Science is not a list of discoveries. Science is a way of thinking.

Science is not a scheme for naming animals and plants. Science is the practice of looking at the world around us with an inquiring mind.

Science is not a mass of formulae. Science is the method by which the creative mind can construct order out of chaos and unity out of variety. Any formula is the result of such creativity.

Science is not a body of sterile knowledge. Science is the fertile skill of acquiring new knowledge to be added to the body and to keep it alive.

Science is not a string of dogmatic answers. Science is a logical approach to solving problems. Science is not the ultimate truth. Science is the careful search for truth. And this search sits between the question and the answer.

-- Jos Elstgeest, Prospects-Quarterly Review of Education, Vol 8 (1), 1978


In brief, biology is the scientific study of living things -- a diverse spectrum of organisms ranging from bacteria to fungi, protozoans, algae, ferns, conifers, flowering plants, flat worms, nematodes, earthworms, insects, arachnids, crustaceans, starfish, sea anemones, sea urchins, jellyfish, reptiles, amphibians, fish, birds, and mammals.

Early on the field focused primarily on describing the natural history of many organisms on earth. These studies described what the organism looked like, how and where it lived, and its reproduction, growth and development. As our understanding grew and technology improved, biology has been able to investigate questions both experimentally and descriptively.

The field of biology is often divided into a variety of areas of specialization including the following. However, the lines between these disciplines is increasingly quite blurred -- techniques of study and information gathered about one area frequently shed light on others. This connectedness is a reflection of the unifying characteristics of life on Earth.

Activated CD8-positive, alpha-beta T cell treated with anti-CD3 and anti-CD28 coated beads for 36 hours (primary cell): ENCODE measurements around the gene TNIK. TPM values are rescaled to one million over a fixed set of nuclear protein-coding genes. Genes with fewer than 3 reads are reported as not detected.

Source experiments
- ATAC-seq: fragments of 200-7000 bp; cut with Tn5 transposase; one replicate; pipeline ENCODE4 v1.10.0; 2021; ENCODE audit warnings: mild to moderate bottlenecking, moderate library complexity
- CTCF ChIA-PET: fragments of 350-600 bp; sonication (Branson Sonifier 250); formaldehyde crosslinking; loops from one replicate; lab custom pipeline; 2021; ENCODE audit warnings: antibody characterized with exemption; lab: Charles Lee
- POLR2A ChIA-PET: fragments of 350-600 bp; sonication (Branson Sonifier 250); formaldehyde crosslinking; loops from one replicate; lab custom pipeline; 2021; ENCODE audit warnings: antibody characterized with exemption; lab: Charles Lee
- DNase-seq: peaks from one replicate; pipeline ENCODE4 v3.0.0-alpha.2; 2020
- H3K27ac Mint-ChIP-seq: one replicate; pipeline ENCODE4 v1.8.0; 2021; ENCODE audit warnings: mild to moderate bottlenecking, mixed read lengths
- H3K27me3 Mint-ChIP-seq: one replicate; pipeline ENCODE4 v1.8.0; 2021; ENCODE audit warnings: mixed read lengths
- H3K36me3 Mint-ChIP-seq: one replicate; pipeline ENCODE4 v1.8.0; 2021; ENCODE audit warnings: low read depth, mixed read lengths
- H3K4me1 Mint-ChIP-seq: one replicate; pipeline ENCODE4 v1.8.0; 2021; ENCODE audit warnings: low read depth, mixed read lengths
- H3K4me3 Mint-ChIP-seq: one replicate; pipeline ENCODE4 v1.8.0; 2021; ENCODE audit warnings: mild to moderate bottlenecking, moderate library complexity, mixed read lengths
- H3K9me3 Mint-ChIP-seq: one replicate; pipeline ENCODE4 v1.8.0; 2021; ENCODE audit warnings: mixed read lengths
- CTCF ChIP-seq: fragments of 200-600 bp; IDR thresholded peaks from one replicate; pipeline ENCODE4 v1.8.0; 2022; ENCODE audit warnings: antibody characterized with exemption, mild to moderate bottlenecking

• Zoology - study of animals (often further subdivided into fields like Entomology-study of insects, Ornithology-study of birds, Herpetology-study of amphibians and reptiles)
  • Botany - study of plants
  • Microbiology - study of bacteria and other microbes
  • Ecology - study of the interactions between living things and the environment
  • Evolutionary Biology - study of changes in organisms over time
  • Developmental Biology - study of embryonic changes that grow and organize the cells derived f rom a zygote into a fully formed organism
  • Cell Biology - study of the structure and function of the smallest units of life
  • Molecular Biology - study of molecular basis of life, including the chemical reactions of metabolism, the enzymes that control those reactions, the heritable genetic information encoded in DNA, and the nature of gene expression.
  • Genetics - study of inherited physical and biochemical traits and the frequency of those traits in populations
  • Virology - study of viruses and prions
Research in biology adds to our understanding of all aspects of living things. This knowledge has also had a number of applications that affect our lives. Biology provides the scientific basis for such human endeavors as conservation, land and wildlife management, DNA analysis for crime scene investigation, paternity testing, and genetic counseling, new medical approaches for treating and preventing disease states, and studies of outbreaks of food borne and other illnesses.

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